What is Paris syndrome?
4 mins read

What is Paris syndrome?

Spread the love

Paris syndrome is a psychological condition characterized by a sense of extreme disappointment and culture shock experienced by some individuals when visiting Paris, who feel that the city was not what they had expected. 

The syndrome is characterized by several psychiatric symptoms such as acute delusional states, hallucinations, feelings of persecution, derealization, depersonalization, anxiety, and psychosomatic manifestations such as dizziness, tachycardia, sweating, and even vomiting.

The syndrome was first coined by Hiroaki Ota, a Japanese psychiatrist working at the Sainte-Anne Hospital Center in France, in the 1980s. 

It has been particularly noted among Japanese tourists, but it has also affected other travelers or temporary residents from East and Southeast Asia, such as those from China, South Korea, and Singapore. 

The condition is believed to be caused by the conflict between the romanticized expectations of the city, often portrayed in literature, cinema, and popular culture, and the experience of the city. 

Cultural disparities, linguistic hurdles, and the overwhelming aspect of a new place are all cited as causes of Paris Syndrome. The stress of traveling, including jet lag and exhaustion, can also exacerbate the symptoms.

While Paris syndrome is not formally recognized in the Diagnostic and Statistical Manual of Mental Disorders (DSM), it is recognized by many experts as a real, though rare, phenomenon. 

The Japanese embassy in Paris even operates a 24/7 emergency helpline for any of its nationals suffering from its symptoms and potentially in need of repatriation.

Ways to prevent Paris syndrome

Paris syndrome

Paris Syndrome can be prevented by managing expectations and taking steps to minimize stress and exhaustion. Here are some ways to avoid Paris Syndrome:

1. Manage Expectations: Understand that Paris is not always glamorous and romantic. It is a bustling city with its own set of challenges.

2. Take It Easy: Avoid overexertion and exhaustion. Spend less time in line at popular attractions and more time exploring the city at a relaxed pace.

3. Cultural Preparation: Learn about the local culture, customs, and language before visiting. This can help reduce the impact of culture shock.

4. Seek Support: If feeling overwhelmed, seek support from travel companions, local resources, or professional help if needed.

5. Stay Positive: Focus on the positive aspects of the experience and be open to embracing the city’s unique charm and character.

By being mindful of these factors, travelers can reduce the risk of experiencing Paris Syndrome and have a more enjoyable visit to the city.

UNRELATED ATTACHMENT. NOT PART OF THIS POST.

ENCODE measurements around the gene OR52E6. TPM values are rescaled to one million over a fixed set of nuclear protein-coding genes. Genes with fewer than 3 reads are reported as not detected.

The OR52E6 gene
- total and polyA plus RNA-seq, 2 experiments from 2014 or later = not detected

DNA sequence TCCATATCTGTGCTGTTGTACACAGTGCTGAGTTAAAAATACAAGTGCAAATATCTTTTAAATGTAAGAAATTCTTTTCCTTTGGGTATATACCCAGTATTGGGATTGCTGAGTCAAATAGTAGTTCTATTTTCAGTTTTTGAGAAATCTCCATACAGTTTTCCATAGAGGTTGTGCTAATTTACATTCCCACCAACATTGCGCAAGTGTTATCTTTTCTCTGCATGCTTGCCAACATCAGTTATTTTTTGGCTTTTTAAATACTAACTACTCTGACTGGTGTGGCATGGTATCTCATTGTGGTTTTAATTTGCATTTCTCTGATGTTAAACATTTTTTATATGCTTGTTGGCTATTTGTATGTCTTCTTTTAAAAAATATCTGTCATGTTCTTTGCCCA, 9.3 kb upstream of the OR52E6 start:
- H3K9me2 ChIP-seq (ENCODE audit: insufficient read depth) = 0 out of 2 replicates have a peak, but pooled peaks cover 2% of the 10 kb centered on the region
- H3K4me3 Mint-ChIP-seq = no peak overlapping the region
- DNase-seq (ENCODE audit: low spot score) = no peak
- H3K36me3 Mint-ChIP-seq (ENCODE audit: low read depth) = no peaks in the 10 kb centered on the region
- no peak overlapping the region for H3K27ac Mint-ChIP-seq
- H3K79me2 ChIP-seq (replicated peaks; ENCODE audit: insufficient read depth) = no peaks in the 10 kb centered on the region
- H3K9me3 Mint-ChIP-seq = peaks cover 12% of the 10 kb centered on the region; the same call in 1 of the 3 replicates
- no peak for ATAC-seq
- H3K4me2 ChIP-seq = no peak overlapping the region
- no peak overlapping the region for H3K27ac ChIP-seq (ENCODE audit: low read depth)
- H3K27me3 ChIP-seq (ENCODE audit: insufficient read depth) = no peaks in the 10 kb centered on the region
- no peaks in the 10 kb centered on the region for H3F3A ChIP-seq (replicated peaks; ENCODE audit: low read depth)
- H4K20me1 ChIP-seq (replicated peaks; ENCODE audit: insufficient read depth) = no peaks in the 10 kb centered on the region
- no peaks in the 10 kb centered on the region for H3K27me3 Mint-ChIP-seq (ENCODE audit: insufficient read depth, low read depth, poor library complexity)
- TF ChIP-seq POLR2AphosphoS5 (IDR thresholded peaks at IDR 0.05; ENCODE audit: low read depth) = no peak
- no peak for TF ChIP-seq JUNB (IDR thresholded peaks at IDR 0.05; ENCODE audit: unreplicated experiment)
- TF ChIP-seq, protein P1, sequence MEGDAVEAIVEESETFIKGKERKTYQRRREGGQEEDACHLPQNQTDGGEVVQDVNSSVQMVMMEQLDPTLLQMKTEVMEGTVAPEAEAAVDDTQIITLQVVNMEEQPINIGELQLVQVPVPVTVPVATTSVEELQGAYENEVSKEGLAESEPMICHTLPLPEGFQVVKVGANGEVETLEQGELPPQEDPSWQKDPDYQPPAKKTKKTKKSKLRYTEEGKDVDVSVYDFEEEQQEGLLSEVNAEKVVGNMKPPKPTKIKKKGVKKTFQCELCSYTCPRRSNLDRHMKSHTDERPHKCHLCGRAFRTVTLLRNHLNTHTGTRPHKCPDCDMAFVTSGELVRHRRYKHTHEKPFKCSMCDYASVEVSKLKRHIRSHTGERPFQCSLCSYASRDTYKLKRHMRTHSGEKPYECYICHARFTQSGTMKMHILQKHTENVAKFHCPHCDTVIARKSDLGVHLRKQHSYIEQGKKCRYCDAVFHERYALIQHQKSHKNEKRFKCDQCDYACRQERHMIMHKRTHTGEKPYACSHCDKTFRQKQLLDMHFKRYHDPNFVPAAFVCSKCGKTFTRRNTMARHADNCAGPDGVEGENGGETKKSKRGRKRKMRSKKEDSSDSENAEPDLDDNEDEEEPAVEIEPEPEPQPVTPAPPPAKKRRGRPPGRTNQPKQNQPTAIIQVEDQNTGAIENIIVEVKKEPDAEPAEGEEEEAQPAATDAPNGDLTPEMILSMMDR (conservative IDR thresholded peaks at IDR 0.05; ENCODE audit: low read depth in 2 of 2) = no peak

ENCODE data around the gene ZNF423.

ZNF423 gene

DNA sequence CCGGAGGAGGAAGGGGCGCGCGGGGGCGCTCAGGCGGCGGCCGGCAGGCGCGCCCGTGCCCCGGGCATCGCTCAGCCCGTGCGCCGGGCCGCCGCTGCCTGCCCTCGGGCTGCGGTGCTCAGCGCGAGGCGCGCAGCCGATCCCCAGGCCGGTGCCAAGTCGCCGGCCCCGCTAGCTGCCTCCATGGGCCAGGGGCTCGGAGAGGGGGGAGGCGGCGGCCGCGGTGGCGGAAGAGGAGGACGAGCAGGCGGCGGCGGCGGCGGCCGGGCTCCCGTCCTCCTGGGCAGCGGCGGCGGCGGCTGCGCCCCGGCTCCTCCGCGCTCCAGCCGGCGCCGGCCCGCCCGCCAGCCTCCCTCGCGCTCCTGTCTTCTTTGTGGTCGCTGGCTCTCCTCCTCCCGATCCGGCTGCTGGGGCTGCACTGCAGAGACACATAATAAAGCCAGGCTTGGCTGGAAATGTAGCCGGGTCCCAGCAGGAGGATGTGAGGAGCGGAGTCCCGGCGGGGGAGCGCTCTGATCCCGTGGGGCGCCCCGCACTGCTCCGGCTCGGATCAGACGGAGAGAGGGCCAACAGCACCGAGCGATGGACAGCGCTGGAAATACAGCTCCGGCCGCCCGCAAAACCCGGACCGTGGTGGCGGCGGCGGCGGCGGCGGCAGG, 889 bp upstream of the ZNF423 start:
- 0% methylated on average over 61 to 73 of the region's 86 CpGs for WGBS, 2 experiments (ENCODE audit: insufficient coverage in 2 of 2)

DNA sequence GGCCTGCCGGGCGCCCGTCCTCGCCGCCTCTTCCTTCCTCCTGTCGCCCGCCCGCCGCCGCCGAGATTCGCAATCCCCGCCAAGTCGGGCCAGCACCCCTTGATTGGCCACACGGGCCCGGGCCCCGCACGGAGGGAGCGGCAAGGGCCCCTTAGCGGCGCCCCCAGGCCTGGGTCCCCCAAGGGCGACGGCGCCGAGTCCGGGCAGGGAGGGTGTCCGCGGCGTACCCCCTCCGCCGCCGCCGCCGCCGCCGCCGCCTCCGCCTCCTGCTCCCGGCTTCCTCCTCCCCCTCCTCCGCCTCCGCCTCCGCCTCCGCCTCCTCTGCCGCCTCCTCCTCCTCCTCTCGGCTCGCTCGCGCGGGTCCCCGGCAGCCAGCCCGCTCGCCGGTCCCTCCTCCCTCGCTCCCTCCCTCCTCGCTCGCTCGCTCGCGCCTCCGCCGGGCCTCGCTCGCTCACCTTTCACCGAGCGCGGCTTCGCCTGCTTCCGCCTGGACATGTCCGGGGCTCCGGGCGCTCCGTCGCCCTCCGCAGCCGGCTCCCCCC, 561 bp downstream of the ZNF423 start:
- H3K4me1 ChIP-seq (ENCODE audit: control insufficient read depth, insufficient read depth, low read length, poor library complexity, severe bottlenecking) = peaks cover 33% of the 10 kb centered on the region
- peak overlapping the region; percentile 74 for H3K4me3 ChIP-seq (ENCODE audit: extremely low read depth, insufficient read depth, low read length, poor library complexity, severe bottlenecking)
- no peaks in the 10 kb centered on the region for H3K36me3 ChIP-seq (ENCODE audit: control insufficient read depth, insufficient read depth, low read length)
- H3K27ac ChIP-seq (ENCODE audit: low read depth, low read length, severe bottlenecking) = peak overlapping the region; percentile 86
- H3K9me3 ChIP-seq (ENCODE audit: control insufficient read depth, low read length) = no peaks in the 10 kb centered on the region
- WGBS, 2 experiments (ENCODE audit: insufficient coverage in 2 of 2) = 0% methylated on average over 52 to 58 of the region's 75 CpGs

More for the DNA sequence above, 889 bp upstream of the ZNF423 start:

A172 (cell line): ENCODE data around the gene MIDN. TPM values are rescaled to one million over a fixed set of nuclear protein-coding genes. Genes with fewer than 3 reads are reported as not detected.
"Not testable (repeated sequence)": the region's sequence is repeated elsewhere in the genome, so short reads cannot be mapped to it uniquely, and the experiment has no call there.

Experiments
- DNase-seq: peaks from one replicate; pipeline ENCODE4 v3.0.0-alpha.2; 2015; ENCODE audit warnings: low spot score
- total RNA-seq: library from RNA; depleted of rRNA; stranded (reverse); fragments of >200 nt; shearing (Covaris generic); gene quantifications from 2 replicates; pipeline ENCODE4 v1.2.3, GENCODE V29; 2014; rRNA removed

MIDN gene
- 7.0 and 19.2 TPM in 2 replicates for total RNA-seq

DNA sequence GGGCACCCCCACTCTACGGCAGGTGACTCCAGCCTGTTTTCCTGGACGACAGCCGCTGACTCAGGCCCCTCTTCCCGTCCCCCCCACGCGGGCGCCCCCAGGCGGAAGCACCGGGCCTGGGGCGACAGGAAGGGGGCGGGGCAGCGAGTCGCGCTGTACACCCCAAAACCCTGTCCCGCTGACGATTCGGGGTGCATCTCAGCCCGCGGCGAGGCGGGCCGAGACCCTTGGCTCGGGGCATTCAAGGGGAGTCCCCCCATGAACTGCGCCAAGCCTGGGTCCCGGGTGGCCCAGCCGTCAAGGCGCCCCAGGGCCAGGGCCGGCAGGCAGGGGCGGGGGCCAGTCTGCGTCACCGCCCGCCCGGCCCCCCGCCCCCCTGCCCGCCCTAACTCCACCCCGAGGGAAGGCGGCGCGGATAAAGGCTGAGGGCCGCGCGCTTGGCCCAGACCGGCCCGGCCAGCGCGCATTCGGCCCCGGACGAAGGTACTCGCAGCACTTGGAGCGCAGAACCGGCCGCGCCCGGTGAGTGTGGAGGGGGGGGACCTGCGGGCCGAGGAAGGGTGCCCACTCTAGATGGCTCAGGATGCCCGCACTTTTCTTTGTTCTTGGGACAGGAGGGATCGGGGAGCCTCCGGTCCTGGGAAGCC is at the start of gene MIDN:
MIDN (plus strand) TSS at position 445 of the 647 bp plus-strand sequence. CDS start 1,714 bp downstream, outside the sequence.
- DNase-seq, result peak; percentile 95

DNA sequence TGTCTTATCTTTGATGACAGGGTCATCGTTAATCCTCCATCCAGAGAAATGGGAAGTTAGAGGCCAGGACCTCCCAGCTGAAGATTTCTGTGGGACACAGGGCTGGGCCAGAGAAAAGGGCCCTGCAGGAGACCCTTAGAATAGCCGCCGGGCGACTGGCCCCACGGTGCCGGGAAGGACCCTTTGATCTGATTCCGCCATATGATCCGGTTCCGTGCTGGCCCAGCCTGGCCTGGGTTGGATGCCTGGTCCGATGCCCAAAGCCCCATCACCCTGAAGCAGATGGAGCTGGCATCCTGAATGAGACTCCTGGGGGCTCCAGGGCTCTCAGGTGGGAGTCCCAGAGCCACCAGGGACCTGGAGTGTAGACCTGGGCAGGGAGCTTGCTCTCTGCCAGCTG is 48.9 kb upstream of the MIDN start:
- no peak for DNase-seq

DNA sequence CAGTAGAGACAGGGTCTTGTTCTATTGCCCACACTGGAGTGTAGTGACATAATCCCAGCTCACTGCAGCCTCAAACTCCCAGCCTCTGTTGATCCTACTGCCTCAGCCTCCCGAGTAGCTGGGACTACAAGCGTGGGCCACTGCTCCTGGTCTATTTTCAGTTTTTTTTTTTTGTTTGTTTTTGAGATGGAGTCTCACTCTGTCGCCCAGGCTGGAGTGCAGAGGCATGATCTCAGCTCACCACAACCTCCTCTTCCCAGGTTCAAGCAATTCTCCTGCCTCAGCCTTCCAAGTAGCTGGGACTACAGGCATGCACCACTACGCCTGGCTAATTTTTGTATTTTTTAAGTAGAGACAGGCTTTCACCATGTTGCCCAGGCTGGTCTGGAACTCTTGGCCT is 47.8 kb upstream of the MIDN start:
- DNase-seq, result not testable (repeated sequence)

Cultural differences to be aware of when visiting Paris

When visiting Paris, it’s essential to be aware of the cultural differences to ensure a smooth and enjoyable experience. Some cultural differences to be aware of include:

1. Greeting: Parisians tend to be more formal and do not greet strangers as frequently as in some other countries. They may not appreciate being greeted by strangers in the streets, unless they are in a shop or being introduced to them.

2. Personal Space: Parisians value personal space and privacy. They may find it intrusive to be greeted too closely or have their personal space invaded.

3. Dining: Meals in France often take place at designated times, and it’s essential to plan accordingly. Breakfast is typically a light meal, and lunch is usually between 12 pm and 2 pm. Dinner is typically served later in the evening.

4. Fashion: French people are known for their stylish dress sense. While it’s acceptable to wear comfortable clothing, it’s essential to dress neatly and presentably.

5. Public Transportation: Paris has an extensive public transportation system, and it’s essential to familiarize yourself with the trains and metro system to navigate the city efficiently.

6. Formality: French culture is more formal than some other countries. Smiling and greeting strangers in the streets may not be as common, but once you form a relationship with locals, they can be very welcoming and friendly.

7. Shops and Markets: Grocery stores, patisseries, bakeries, and markets are open between 7 am and 7 pm. It’s essential to plan your shopping accordingly.

By being aware of these cultural differences, you can better adapt to life in Paris and have a more enjoyable and immersive experience.

Have fun in Paris!

Continue reading: Why is the Aiken Lake called the Devil’s Eye Lake?

Leave a Reply